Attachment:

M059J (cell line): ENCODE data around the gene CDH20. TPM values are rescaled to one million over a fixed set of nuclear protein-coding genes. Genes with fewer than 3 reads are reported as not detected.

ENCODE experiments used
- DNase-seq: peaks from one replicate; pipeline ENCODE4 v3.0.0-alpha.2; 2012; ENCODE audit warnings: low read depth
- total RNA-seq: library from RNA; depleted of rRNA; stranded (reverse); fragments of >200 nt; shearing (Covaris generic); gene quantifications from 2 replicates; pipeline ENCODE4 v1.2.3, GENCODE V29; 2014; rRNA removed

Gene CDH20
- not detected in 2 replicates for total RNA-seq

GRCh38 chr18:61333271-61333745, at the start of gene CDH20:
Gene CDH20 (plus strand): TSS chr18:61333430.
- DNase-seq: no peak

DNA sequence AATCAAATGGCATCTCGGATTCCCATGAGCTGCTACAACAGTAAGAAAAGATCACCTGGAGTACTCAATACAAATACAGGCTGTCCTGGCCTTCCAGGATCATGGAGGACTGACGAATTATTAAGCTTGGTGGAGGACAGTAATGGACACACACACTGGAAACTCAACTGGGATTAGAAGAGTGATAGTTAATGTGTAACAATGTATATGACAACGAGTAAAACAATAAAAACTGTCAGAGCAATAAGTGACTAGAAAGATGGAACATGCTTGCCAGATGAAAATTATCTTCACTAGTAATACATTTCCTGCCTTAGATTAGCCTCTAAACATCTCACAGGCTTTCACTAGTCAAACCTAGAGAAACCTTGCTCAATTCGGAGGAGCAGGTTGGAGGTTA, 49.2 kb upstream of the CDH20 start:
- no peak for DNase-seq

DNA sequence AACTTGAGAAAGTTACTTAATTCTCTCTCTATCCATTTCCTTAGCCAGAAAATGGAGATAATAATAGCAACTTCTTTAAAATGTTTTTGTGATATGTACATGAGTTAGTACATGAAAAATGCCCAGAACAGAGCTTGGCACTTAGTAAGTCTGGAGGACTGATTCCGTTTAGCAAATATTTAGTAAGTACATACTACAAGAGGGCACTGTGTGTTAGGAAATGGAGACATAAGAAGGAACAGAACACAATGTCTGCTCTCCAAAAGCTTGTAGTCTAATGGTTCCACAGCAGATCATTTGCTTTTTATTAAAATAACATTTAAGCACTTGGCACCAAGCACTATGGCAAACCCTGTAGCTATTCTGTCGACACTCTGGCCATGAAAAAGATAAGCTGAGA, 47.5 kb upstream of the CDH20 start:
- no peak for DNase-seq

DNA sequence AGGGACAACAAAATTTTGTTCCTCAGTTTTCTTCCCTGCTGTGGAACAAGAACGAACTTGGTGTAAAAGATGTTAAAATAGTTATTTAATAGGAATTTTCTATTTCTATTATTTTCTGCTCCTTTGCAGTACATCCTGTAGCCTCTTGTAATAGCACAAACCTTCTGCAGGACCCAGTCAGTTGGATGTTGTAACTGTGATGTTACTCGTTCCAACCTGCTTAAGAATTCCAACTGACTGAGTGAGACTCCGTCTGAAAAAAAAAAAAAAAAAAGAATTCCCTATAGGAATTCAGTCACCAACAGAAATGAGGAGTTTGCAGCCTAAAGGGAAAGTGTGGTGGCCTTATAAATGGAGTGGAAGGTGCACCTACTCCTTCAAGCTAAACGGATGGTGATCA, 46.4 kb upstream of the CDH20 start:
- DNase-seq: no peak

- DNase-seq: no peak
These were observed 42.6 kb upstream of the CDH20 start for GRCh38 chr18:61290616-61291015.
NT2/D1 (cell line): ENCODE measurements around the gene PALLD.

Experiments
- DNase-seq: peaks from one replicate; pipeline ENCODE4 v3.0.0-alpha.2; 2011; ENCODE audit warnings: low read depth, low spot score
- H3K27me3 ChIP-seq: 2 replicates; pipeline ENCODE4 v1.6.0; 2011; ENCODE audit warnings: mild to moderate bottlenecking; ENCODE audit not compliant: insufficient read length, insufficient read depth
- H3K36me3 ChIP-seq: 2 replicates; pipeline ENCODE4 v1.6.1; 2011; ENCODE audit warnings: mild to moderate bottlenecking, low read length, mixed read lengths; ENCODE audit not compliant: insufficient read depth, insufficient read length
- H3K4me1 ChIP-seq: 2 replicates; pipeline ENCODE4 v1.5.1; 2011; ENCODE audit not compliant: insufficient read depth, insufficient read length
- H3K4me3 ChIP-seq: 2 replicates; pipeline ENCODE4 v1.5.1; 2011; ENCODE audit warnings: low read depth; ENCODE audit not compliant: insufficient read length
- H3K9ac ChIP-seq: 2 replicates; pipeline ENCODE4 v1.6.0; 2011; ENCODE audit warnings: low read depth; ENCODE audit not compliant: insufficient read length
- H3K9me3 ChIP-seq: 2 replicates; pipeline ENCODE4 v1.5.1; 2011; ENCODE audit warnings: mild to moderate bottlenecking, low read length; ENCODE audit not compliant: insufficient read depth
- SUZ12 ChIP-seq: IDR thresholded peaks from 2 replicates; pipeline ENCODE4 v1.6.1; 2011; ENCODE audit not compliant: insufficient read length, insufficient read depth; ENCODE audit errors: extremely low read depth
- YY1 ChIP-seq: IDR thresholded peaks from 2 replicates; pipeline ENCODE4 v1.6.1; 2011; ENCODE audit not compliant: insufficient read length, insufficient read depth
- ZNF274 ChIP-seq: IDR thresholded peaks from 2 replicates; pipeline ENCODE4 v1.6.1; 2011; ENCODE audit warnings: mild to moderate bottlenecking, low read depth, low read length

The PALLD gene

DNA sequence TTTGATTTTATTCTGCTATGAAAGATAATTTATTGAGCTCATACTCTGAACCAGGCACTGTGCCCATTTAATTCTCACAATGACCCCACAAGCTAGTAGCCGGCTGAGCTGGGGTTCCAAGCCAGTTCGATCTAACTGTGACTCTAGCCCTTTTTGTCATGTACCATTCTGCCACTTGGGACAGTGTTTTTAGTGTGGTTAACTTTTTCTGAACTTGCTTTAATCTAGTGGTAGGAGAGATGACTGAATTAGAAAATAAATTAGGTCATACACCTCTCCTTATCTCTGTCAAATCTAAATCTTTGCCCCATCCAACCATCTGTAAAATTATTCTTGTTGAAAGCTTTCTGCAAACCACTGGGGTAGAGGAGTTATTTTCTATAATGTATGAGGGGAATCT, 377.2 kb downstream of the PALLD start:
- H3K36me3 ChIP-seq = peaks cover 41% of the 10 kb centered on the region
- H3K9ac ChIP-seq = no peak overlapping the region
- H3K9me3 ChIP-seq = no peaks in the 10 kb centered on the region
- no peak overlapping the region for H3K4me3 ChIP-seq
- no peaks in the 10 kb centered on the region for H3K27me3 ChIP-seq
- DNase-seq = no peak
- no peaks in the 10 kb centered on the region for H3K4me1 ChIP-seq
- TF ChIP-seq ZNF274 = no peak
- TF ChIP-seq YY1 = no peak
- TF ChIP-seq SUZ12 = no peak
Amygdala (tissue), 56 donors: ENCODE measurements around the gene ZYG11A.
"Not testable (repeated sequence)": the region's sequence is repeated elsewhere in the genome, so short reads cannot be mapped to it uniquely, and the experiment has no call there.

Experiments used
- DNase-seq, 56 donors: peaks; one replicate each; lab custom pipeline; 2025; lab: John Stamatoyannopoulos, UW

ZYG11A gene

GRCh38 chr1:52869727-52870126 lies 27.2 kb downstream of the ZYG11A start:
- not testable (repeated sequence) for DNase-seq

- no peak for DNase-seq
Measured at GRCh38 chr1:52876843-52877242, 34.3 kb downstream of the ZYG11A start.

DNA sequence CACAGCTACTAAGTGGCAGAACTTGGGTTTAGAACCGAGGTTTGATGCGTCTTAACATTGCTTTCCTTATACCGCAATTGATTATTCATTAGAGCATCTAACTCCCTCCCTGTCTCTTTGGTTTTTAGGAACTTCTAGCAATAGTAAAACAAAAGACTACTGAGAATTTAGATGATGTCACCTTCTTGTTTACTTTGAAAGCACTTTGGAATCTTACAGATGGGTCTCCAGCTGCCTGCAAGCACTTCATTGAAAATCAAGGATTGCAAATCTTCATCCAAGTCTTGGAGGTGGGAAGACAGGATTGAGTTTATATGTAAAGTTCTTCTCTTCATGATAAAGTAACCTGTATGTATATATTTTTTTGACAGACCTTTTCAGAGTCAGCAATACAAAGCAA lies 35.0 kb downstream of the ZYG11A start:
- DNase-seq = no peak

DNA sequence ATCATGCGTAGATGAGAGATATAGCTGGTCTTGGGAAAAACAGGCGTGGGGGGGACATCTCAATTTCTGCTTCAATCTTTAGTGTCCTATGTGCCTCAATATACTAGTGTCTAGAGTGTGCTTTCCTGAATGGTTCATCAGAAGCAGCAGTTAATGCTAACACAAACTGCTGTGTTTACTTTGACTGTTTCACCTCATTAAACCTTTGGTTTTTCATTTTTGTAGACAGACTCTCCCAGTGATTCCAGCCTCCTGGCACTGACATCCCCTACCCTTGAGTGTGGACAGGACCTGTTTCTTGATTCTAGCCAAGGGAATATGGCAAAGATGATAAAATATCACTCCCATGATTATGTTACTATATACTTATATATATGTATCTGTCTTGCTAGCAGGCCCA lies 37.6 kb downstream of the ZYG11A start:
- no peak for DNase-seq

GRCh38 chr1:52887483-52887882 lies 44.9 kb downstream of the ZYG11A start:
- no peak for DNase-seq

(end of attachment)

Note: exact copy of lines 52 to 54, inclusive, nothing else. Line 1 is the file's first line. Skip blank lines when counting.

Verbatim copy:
- DNase-seq = no peak

DNA sequence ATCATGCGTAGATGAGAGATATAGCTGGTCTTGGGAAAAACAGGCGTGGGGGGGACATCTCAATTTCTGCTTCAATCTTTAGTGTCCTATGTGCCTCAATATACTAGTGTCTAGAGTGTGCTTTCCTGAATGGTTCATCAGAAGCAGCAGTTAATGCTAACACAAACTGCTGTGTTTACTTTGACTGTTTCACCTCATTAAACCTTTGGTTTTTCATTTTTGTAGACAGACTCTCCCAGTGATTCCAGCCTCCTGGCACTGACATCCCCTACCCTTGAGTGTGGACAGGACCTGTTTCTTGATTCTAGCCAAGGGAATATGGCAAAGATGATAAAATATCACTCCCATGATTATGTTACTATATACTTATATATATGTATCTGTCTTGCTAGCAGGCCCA lies 37.6 kb downstream of the ZYG11A start:
- no peak for DNase-seq